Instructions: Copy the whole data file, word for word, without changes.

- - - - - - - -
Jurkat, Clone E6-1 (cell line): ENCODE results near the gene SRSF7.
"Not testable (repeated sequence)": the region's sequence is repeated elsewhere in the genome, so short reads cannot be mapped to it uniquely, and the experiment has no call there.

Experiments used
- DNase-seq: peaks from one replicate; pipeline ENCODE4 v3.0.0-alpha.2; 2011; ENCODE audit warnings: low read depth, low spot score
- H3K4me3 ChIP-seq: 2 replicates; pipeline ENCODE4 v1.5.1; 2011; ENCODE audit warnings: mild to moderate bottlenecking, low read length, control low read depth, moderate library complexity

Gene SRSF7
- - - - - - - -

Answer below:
Jurkat, Clone E6-1 (cell line): ENCODE results near the gene SRSF7.
"Not testable (repeated sequence)": the region's sequence is repeated elsewhere in the genome, so short reads cannot be mapped to it uniquely, and the experiment has no call there.

Experiments used
- DNase-seq: peaks from one replicate; pipeline ENCODE4 v3.0.0-alpha.2; 2011; ENCODE audit warnings: low read depth, low spot score
- H3K4me3 ChIP-seq: 2 replicates; pipeline ENCODE4 v1.5.1; 2011; ENCODE audit warnings: mild to moderate bottlenecking, low read length, control low read depth, moderate library complexity

Gene SRSF7